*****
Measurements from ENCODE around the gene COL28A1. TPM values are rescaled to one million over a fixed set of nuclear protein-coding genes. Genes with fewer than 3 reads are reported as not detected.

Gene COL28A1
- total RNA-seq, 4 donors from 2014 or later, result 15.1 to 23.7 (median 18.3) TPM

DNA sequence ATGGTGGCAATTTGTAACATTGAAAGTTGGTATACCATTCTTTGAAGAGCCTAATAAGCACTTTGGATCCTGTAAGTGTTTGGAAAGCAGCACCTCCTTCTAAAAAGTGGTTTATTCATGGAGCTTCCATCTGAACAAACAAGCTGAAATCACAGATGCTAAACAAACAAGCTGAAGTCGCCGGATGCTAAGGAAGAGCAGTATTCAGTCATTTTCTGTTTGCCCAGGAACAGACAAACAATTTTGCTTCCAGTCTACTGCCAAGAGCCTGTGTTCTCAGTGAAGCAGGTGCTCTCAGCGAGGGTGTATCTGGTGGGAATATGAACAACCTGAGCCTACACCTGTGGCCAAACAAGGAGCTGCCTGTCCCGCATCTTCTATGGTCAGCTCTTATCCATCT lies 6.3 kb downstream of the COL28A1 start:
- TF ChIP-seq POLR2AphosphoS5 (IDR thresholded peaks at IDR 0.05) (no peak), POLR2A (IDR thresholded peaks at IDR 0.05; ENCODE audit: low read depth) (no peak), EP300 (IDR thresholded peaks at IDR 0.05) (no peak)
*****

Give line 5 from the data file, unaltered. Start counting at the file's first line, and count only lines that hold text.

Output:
- TF ChIP-seq POLR2AphosphoS5 (IDR thresholded peaks at IDR 0.05) (no peak), POLR2A (IDR thresholded peaks at IDR 0.05; ENCODE audit: low read depth) (no peak), EP300 (IDR thresholded peaks at IDR 0.05) (no peak)